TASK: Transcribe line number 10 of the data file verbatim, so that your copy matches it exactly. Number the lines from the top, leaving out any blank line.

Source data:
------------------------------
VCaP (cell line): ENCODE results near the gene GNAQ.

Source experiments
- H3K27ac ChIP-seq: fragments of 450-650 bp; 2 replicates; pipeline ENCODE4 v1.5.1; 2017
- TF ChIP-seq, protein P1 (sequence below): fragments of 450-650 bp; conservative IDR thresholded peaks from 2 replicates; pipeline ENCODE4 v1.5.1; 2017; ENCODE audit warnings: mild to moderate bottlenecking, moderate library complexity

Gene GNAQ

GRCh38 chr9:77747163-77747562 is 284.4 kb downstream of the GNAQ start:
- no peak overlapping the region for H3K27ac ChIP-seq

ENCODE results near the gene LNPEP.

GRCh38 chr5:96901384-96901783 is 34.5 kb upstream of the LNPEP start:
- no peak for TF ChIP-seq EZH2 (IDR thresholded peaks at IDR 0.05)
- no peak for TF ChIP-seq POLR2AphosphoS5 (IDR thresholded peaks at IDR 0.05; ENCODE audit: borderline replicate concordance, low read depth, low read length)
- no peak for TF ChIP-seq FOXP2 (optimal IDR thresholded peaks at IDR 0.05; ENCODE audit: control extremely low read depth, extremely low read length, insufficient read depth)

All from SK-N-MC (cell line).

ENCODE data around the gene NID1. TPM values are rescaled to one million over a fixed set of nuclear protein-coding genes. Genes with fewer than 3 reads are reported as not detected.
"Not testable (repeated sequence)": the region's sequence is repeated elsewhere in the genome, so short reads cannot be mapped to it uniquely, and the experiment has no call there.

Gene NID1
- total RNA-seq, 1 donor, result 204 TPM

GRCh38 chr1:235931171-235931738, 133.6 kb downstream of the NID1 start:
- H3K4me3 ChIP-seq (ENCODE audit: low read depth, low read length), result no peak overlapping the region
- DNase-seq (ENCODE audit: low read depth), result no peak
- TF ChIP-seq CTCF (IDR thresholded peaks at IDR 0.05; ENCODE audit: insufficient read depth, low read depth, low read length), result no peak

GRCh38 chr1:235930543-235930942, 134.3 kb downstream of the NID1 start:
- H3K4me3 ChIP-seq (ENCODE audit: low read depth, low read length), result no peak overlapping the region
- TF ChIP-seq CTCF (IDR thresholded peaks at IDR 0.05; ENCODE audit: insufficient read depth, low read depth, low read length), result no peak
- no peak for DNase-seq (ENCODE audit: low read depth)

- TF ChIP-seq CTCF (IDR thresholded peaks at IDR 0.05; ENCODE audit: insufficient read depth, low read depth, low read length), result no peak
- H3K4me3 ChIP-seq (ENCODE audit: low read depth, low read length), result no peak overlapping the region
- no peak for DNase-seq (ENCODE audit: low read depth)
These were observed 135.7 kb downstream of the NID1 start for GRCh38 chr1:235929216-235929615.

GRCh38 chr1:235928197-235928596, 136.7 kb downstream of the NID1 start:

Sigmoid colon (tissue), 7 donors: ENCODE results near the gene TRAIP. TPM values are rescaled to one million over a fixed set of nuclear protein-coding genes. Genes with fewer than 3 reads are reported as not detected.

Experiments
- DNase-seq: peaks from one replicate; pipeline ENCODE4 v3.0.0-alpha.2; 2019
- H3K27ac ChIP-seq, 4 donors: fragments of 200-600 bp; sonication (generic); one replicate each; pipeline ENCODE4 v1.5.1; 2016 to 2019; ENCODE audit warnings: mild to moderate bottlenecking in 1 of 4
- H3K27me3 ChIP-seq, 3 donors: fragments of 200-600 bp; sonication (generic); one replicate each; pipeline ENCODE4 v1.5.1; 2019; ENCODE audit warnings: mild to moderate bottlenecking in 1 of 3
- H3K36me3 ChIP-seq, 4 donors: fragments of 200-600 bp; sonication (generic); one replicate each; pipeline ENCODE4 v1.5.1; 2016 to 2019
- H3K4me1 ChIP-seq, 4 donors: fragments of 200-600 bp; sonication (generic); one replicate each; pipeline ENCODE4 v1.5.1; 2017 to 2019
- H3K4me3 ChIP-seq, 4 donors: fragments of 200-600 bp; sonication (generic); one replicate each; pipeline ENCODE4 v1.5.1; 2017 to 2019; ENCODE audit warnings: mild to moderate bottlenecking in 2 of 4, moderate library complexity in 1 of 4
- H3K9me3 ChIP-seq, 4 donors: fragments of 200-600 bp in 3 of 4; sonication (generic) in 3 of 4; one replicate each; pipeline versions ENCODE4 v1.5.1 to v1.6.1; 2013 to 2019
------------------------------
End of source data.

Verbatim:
- no peak for TF ChIP-seq EZH2 (IDR thresholded peaks at IDR 0.05)